The French group has had to manage problems in supply chains, changing consumer tastes and increased production, without neglecting its 105,000 workers.
Before the coronavirus hit, Cyril Blanc used to visit small shops and bakeries in the Grenoble area promoting Danone products like Evian water and Activia yogurt. But the closings, as a result of the pandemic, have forced the seller to rely on the phone and email. Desperate to get out of confinement, Blanc volunteered to work at a nearby Danone warehouse that has struggled to meet consumer demand.
Danone employs 8,500 workers in France in thirteen factories, eight logistics centers and five offices, near the fields where it collects milk from 2,000 farmers every few days. Since the virus hit Danone’s Chinese operations in January, the food maker has adapted its plants to social distancing, stocked face masks, and expanded teleworking. A central crisis committee has led the response, applying the lessons learned in China to new countries where the pandemic has spread.
Aside from problems with supply chains, changing consumer demands and increased production, you also have to manage a staff of 105,000 nervous workers who are fighting their own emotions. While some are overworked, the opposite is happening to others and their spirits have waned.
To overcome the crisis, CEO Emmanuel Faber asked the company’s executive committee to change its approach. “We will operate in a radically abnormal and often deteriorated situation while the confinements last,” he warned. “Forget the three-year plan. It no longer exists. You have to think about the next 10 days, then the next month, and so on.”
Danone’s origins go back to the 1920s when its Spanish founder popularized yogurt among the French as a healthy product sold in small ceramic jars. Today, its annual sales of € 25 billion place it slightly ahead of Kraft Heinz and Mondelez, and the French government declared it a national strategic asset in 2005.
But in business circles, Danone has also been known as an exponent of “responsible capitalism” since 1968, when the then CEO established a double commitment to business and social progress.
In mid-March, Faber announced that the group would guarantee the contracts and wages of all employees until June 30. Health care and child care programs would be expanded, and a € 250 million fund would be created to help fragile providers. Factory and warehouse workers would receive an extra 1,000 euros. “We cannot continue to supply our clients and our consumers if our personnel do not feel absolutely safe at work and have guarantees about their jobs,” he said.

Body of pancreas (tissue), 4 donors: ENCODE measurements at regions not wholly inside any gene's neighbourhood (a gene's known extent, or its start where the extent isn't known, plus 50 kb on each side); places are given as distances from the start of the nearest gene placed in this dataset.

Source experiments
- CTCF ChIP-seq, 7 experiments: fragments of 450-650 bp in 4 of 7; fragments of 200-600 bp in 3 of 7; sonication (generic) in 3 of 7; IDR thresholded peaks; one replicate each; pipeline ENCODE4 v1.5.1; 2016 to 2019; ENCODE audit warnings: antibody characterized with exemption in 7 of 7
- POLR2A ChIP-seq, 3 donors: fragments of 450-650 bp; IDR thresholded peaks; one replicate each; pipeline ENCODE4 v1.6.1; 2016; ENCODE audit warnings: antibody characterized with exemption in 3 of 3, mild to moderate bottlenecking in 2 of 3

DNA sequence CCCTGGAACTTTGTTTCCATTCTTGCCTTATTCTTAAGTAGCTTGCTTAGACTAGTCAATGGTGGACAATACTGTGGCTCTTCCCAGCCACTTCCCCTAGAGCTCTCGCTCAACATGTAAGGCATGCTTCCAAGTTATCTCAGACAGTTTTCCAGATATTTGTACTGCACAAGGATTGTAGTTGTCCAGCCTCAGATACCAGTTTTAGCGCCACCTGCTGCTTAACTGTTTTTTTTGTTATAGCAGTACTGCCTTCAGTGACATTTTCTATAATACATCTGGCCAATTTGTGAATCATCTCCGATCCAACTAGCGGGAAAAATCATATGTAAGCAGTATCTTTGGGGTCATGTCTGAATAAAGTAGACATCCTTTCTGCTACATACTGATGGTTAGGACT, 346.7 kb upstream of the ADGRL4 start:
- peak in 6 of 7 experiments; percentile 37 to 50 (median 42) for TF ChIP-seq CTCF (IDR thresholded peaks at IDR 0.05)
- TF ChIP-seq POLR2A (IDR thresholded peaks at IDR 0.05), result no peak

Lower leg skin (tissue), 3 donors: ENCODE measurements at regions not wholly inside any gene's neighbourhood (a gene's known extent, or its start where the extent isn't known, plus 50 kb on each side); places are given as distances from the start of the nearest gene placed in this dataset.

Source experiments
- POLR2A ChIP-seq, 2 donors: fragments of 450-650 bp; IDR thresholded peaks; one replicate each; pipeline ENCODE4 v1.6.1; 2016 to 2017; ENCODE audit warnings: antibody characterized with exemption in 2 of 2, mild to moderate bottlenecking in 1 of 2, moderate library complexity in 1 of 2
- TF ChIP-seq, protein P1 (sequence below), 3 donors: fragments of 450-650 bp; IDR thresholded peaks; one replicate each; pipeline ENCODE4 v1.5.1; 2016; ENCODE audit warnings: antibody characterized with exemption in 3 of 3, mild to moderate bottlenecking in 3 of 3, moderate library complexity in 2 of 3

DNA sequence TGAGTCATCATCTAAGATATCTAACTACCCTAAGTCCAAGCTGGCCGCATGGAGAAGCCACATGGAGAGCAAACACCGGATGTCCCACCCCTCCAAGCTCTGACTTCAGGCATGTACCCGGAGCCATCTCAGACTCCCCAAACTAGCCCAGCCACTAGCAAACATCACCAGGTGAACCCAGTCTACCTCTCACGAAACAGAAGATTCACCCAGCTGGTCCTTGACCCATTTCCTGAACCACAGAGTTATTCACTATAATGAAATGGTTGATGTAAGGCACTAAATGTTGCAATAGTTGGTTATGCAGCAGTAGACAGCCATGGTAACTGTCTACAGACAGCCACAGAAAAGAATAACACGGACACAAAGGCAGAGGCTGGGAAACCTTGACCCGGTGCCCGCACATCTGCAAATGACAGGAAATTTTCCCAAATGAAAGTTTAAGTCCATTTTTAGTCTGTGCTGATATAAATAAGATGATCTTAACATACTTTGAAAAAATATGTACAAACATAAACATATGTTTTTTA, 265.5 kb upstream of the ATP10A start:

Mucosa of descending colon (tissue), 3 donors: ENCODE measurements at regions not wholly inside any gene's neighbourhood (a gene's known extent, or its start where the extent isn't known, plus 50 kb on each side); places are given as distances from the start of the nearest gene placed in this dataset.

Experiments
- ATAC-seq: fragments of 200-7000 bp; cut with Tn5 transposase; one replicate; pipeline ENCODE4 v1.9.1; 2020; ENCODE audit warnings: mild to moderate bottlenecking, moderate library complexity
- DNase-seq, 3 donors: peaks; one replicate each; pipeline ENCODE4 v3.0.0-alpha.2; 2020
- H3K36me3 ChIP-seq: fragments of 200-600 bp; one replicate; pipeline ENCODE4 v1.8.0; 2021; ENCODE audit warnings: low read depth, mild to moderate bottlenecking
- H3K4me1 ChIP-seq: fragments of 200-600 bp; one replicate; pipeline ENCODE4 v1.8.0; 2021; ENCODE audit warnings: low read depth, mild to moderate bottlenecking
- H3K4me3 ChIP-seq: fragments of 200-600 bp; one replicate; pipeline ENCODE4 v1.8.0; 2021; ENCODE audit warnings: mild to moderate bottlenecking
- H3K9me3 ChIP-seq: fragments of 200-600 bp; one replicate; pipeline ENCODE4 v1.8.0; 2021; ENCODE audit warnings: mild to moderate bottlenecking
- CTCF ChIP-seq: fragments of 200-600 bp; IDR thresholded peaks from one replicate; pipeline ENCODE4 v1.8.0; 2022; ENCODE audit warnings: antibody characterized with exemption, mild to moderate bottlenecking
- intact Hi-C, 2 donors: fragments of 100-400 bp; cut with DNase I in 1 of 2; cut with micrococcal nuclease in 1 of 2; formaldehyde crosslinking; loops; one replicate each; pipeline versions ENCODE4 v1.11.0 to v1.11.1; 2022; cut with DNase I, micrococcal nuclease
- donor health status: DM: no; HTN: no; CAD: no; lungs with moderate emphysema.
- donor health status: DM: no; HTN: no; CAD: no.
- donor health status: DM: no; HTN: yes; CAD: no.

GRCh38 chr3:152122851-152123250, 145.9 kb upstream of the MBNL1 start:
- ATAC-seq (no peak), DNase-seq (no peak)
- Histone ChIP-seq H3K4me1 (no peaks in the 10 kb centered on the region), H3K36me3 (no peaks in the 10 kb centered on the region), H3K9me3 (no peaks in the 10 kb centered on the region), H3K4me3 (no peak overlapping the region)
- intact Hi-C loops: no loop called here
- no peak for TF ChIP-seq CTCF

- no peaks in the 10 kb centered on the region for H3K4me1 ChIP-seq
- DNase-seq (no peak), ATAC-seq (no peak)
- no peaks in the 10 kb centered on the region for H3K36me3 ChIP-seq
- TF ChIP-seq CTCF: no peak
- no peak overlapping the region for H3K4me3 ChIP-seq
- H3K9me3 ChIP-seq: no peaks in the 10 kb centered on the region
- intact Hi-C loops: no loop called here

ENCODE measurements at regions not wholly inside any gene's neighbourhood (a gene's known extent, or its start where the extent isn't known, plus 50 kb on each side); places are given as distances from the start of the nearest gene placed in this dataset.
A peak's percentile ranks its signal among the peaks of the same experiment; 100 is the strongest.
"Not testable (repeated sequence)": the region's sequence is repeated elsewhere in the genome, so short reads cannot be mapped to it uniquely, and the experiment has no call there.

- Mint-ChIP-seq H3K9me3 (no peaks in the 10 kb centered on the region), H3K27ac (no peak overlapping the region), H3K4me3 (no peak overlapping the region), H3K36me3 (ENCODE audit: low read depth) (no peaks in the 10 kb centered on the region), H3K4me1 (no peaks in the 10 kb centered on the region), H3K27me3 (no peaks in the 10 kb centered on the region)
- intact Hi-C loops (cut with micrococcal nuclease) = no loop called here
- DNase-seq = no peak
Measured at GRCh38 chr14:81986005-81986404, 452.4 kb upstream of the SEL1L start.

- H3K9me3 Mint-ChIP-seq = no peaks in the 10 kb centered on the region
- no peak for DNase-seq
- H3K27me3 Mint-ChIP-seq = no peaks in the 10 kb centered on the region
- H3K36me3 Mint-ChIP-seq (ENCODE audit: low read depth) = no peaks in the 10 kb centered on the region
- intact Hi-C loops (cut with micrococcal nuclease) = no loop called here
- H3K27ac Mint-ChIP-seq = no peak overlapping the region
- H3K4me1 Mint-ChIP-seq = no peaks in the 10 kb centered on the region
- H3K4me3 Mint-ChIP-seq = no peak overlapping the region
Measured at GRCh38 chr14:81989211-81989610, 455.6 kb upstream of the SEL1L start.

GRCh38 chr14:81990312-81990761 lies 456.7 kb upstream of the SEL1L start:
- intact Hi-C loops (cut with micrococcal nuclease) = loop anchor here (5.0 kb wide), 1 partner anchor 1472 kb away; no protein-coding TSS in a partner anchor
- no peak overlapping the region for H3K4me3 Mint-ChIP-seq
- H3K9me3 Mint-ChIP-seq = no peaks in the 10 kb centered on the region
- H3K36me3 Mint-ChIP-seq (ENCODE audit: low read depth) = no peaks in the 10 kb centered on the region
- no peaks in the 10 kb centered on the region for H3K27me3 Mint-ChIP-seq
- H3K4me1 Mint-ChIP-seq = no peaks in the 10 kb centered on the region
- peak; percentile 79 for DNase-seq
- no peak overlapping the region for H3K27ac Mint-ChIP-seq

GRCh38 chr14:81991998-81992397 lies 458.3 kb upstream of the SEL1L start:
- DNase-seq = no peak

The day after the announcement, and 10 after starting the confinement in France, Faber left his apartment in Paris at 7 am, and for the next 14 hours he traveled 600 kilometers to check the situation of employees and operations . “It is important to me that there are not two companies, one working from home and the other in the workplace,” he said. “I wanted to show that Danone stays together.”
Many factories were restructuring production to address the change in consumer demand. People were opting for larger formats and Danone had increased the production of yogurts in packs of 16 units and had reduced the production of the format of four.
The closure of cafes and bars caused sales of small water bottles to collapse. Demand for eight-liter jugs from Evian and Volvic had skyrocketed, and Danone donated the unsold 30-milliliter bottles to companies that made hand sanitizers to fight Covid-19.
Factory work had also been disrupted by measures of social distancing. The staff of each factory was divided into two teams with alternate shifts so that they never coincided. The dining rooms and locker rooms were rearranged to maintain at least two meters of distance between each person. And production lines that were too close together were closed.
No one from outside was allowed in, complicating the situation for truckers who picked up and dropped off goods and supplies. At some points, Danone installed temporary bungalows in the parking lots so that truckers could shower and have coffee without entering the factory.
As confinements continued in France, tensions in Danone’s operations increased. Employees of a warehouse near Paris complained that they did not have enough masks.
Absenteeism grew to 20% in some places, according to unions. Half of the team responsible for maintenance in a factory had to be quarantined when one of them became ill, and a support team was dispatched from another location. At the Evian bottling plant in the French Alps, trains that normally picked up finished products stopped operating due to problems with the national rail operator. Danone had to hire trucks, which have higher costs.
In exchange for the guarantees and extras for the staff announced by Faber, the management team wanted to be able to relocate the workers, demand overtime and force people who did not have enough work to take vacation days during confinement.
Unions reacted, eventually convincing Danone to create online training programs for unemployed employees, to deprive them of fewer vacation days. But only two of the company’s four unions signed the agreement. Those who did not had asked Danone to suppress the dividend. If employees had to make sacrifices, so should shareholders.
Despite the adaptation measures taken in recent weeks, the end of the road is not seen. With the countries still under confinement, Danone postponed the decision on the payment of dividends last week and ruled out making profit forecasts.
Although last week he assured that the company had benefited from the increase in sales during the first quarter in Europe and North America, Danone acknowledged that it was “unable to predict” how Covid-19 will affect its ability to supply the products and meet demand.